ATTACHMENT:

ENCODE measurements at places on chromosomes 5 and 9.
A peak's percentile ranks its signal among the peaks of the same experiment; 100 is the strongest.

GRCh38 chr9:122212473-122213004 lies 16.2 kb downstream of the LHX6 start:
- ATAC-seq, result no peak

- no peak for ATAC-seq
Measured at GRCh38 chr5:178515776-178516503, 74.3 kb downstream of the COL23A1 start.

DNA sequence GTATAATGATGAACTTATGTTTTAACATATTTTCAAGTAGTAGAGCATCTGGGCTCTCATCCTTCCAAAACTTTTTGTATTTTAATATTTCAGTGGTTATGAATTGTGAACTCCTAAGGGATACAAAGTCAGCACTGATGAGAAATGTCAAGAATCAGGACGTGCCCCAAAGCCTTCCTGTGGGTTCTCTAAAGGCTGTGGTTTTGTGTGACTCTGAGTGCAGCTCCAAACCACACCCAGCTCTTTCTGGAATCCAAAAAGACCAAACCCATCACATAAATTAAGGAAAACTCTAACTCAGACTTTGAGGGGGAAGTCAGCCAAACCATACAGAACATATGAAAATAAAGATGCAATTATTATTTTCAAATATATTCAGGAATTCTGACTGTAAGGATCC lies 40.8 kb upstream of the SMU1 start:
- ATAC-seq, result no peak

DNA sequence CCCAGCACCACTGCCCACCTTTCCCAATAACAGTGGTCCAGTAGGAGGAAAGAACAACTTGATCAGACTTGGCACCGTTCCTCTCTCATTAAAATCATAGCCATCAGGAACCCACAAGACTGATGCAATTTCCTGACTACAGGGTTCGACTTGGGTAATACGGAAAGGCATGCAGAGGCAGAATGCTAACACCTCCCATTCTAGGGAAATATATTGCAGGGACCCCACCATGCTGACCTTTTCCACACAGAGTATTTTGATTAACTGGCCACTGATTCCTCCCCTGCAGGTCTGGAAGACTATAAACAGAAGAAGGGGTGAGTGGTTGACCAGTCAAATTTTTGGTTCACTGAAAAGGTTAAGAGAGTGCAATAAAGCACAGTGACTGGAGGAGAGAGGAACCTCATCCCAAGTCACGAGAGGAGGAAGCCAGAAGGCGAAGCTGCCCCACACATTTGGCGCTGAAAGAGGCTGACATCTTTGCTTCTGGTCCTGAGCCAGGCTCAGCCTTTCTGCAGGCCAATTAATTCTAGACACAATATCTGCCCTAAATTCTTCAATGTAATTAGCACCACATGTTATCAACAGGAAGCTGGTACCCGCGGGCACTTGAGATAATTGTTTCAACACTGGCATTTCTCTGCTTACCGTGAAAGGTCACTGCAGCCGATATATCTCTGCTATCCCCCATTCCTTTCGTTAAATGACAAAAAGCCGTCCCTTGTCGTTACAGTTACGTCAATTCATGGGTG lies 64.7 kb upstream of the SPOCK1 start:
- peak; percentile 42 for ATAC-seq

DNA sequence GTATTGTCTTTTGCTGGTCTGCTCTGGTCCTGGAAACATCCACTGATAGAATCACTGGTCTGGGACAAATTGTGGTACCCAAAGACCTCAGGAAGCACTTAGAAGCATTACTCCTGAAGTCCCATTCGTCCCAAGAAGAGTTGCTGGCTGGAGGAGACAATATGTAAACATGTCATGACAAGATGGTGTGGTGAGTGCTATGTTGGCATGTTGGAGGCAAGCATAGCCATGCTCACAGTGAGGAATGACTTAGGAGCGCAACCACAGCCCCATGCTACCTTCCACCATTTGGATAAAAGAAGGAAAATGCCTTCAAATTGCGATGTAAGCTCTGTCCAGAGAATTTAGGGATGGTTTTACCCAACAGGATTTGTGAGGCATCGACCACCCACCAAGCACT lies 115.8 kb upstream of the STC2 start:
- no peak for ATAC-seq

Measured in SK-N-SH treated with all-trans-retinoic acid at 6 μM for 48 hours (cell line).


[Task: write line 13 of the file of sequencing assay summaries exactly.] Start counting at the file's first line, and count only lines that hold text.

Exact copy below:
Measured in SK-N-SH treated with all-trans-retinoic acid at 6 μM for 48 hours (cell line).